Thinking of birds and the environment made me think of Kurt Vonnegut's canary in the coal mine theory of art* wherein artists are the "canaries" in a world becoming toxic. Besides being inspired by nature my work has always also been about color. Reducing my color palette provided a good parallel for me, symbolically comparing a world without birds and insects and animals and all the associated flora to a world without color (or a very reduced spectrum of color).
Authentic Art has always reflected culture and artists have often been the reflectors of that culture and harbingers of things to come. While pursuing my own path, which I admit often feels self-indulgent in spite of aspiring to something more universal, I realize my objectives are not unique. All true artists seek something deeper than mere visual entertainment or self-aggrandizement. Art can and should be a form of collective communication through a mostly wordless medium. I also believe, personally, that art should connect people, that by the very nature of its visual and physical presence, it requires interactivity. It sets up a dialogue or a kind of "call and answer." I think a work of art, like a work of poetry, is completed when viewed in much the same way that a poem is completed when it is read or heard. Both are interactive. My hope is that it connects not just to one but to a community. Communities begin with one making two.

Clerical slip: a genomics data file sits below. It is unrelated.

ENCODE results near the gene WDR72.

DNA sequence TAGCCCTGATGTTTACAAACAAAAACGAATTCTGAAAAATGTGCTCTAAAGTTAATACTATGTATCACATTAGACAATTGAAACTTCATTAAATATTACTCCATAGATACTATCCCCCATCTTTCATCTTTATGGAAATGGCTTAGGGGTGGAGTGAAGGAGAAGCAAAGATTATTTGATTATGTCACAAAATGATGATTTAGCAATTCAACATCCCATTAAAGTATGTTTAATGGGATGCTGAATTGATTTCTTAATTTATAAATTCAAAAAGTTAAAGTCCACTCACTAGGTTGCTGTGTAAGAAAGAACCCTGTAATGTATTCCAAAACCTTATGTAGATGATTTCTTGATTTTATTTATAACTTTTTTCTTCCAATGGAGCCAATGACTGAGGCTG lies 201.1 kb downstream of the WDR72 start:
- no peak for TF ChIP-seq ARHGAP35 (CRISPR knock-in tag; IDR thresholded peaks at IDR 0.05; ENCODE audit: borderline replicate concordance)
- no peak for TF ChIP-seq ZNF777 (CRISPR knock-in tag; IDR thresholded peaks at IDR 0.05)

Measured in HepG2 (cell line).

We are all affected by a pandemic. I am grateful to remain part of a larger community adapting to different forms of communication and connectivity. I am comforted in knowing that I am a small part of a larger voice and that I have the means to express, in some measure, the aspirations of many.